Saturday, 4 December 2010
It is not the critic who counts; not the man who points out how the strong man stumbles, or where the doer of deeds could have done them better. The credit belongs to the man who is actually in the arena, whose face is marred by dust and sweat and blood; who strives valiantly; who errs, who comes short again and again, because there is no effort without error and shortcoming; but who does actually strive to do the deeds; who knows great enthusiasms, the great devotions; who spends himself in a worthy cause; who at the best knows in the end the triumph of high achievement, and who at the worst, if he fails, at least fails while daring greatly, so that his place shall never be with those cold and timid souls who neither know victory nor defeat.
Thursday, 2 December 2010
One of the most intriguing concepts I have learned over my study of jiu jitsu is the idea of losing to win.
When starting jiu jitsu lessons I used and depended on my natural attributes to ease the ego blow of being smashed daily. Its never fun to lose over and over again so it is very natural for people to overemphasize strength and athleticism while learning the sport. My first 3 years of jiu jitsu training, I exclusively tried to smash everyone I trained with and avoided any dangerous positions. I would as soon die than let someone sweep and pass my guard. I would panic in any dangerous positions and my defensive skills were far behind my offensive assault. Regardless I still competed well and won many tournaments but I could tell my potential had been reached.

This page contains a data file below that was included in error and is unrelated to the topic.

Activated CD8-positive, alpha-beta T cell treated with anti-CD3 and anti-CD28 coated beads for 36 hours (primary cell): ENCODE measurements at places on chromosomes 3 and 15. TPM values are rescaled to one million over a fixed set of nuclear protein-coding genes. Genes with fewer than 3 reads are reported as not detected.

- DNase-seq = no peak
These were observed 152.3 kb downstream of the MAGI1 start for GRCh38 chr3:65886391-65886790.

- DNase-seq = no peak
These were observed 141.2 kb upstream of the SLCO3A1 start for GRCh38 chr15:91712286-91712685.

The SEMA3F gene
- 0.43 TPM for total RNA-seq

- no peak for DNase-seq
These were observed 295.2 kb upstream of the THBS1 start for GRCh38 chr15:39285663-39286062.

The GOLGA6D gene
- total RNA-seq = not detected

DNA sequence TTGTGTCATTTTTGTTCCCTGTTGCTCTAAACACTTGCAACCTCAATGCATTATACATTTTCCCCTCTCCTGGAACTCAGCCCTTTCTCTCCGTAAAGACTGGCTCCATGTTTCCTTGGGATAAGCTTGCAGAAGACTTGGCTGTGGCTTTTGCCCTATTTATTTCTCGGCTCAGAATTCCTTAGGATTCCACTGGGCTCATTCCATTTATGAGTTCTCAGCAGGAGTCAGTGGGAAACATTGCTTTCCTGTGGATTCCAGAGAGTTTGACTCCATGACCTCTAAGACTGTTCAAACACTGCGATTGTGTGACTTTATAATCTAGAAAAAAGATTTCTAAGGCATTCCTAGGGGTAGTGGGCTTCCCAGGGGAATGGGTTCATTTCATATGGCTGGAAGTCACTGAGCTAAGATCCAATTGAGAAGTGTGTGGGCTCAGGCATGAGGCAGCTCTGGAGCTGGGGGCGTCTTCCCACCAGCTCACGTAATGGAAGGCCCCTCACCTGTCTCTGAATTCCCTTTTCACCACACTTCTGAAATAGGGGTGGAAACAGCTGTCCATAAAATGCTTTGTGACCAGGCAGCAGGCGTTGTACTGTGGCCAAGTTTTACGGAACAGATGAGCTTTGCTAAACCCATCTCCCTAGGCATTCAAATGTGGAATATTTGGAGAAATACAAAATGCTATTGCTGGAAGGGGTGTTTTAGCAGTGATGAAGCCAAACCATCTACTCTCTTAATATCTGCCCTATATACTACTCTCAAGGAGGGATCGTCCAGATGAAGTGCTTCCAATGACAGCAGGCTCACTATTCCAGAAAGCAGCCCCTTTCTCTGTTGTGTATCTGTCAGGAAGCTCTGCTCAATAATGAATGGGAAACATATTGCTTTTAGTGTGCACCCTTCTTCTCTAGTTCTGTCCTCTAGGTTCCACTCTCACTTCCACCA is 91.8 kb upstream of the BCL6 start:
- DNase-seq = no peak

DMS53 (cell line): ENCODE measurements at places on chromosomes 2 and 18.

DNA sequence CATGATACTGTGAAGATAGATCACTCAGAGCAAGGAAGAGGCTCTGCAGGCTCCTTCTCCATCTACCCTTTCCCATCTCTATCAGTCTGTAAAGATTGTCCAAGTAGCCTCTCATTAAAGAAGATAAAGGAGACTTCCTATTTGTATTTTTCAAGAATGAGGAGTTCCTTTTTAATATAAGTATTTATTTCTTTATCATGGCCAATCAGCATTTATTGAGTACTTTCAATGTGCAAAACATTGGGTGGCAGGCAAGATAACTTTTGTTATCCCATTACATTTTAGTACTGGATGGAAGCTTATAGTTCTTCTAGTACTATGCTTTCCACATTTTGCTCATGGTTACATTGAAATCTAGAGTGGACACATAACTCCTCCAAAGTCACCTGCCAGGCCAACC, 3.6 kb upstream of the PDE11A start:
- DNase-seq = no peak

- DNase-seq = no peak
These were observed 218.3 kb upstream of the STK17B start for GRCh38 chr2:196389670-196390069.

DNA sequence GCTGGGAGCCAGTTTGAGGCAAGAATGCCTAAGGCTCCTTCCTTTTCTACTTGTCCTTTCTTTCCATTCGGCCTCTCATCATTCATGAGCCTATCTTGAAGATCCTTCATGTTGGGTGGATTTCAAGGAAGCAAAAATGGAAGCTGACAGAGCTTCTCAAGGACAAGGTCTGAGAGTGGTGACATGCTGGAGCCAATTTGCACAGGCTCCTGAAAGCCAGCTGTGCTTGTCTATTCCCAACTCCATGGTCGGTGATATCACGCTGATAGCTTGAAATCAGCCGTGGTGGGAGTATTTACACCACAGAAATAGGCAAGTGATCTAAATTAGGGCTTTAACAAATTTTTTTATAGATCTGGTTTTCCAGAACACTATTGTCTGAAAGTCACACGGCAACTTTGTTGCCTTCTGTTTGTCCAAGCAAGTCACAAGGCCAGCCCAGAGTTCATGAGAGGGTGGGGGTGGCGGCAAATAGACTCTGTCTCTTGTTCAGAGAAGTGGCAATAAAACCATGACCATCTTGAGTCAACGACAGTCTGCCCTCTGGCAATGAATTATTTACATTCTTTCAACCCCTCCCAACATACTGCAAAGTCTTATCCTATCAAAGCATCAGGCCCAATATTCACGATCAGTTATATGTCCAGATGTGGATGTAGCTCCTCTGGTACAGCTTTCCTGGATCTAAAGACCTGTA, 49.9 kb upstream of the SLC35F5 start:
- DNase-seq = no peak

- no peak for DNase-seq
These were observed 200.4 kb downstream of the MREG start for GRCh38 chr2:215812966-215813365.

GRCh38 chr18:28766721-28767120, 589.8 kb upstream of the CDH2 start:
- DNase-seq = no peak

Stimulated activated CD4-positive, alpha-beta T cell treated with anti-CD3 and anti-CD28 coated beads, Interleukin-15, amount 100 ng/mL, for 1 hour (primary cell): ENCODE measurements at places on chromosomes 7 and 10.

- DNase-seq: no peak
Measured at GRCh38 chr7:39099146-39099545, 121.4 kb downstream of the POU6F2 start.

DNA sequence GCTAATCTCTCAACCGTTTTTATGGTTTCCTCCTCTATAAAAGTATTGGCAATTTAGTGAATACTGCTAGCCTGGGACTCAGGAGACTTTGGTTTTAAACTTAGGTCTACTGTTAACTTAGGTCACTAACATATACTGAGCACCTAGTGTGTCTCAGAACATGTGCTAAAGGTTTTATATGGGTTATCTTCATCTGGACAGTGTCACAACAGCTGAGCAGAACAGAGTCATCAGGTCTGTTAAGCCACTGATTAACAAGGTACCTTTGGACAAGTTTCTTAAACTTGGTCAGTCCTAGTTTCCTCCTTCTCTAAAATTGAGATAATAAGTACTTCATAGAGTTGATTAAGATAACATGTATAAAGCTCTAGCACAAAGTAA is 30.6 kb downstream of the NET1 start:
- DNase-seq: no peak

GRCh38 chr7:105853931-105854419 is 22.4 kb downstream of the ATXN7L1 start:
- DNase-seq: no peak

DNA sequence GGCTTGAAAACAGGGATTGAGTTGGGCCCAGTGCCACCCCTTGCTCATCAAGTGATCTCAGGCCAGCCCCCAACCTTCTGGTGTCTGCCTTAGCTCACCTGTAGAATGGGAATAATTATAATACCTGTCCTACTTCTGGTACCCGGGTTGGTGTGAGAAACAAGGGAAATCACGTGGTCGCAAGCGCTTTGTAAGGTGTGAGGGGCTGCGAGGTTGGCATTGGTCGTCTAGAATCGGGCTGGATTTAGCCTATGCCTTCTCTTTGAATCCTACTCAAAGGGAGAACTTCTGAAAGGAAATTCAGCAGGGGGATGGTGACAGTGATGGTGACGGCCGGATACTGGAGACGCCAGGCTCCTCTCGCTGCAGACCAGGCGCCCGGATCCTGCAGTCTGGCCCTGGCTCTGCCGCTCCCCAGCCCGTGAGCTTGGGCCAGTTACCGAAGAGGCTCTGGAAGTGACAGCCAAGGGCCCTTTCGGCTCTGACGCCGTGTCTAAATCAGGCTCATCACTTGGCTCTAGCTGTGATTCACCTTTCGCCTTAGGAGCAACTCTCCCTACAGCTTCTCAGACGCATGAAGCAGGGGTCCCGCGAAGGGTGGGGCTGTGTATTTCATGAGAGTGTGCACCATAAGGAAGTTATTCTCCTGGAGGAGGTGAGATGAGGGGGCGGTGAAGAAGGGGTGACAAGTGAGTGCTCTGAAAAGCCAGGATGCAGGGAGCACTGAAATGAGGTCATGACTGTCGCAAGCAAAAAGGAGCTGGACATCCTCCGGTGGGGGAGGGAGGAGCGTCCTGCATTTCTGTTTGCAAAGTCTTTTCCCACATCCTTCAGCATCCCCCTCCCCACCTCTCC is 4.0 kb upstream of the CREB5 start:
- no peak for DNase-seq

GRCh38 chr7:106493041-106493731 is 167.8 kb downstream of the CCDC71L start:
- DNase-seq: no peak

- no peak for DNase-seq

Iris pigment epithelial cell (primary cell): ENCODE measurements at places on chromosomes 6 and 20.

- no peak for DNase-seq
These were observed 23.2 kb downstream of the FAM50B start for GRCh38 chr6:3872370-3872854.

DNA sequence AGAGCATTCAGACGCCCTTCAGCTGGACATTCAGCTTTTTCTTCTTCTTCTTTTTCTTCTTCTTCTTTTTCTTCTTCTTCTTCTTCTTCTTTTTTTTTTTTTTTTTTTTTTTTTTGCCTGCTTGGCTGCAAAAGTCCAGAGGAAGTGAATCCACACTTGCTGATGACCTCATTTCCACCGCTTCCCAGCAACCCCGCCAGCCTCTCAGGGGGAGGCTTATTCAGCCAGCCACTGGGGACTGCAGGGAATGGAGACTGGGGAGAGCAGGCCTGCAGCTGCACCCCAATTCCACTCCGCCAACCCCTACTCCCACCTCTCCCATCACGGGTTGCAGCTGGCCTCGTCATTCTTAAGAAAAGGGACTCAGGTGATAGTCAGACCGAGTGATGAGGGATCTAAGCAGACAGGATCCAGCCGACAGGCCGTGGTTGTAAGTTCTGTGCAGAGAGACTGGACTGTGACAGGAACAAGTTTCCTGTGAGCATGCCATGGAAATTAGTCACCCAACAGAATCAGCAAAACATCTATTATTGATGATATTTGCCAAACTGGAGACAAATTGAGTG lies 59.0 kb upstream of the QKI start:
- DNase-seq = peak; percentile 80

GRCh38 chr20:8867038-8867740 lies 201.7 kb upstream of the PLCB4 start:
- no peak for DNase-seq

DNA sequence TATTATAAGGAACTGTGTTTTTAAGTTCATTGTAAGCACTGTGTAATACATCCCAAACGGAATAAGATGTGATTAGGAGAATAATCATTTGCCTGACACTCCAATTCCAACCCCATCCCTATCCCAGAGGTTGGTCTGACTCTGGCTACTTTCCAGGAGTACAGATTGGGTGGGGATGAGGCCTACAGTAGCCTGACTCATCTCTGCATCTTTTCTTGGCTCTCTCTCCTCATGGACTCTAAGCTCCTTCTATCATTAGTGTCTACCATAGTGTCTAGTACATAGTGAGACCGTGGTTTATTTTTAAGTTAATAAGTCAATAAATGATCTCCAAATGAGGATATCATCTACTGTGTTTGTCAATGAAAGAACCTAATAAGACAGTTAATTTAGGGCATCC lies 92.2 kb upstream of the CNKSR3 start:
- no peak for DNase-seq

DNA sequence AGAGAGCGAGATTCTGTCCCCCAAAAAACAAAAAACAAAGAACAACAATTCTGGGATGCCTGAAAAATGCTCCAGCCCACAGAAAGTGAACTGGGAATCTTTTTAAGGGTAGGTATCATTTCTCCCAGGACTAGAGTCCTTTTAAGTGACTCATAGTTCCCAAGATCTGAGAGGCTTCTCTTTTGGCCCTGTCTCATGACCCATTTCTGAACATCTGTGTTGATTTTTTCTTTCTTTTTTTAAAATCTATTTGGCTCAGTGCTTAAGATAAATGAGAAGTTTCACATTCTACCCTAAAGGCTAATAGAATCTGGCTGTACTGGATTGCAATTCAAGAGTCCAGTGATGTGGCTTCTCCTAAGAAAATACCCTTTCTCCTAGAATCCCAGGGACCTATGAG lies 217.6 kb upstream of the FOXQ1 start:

I came to a cross roads in my training when I decided to break down all my weaknesses and focus on the mental side of the game. I used to hate being on bottom in side control where I felt claustrophobic and weak. My new goal was to force myself to deal with this apparent fear and force my self to deal with it. From this mindset I realized how bad my submission and pinning escapes just were. My game sank to new lows and I became very depressed with my training to the point where I wanted to quit.
As bad as things were I started to relax and focus on exactly what was happening to me in those bad positions. I was able to gain valuable insight into the deeper realms of the sport and my game flourished like never before. I was in tune mentally with everything I did on the mat and feel I learned at an incredible rate.
The key to growth I believe in this sport is a selfish training mindset. You can’t worry about what other people think of your training sessions or how you perform. The focus must be on your specific training goals and your long-term goals. In order to develop flawless technique you must turn off your ego and any other natural attribute that can hinder its growth.
Hope this has been helpful and good luck with your training.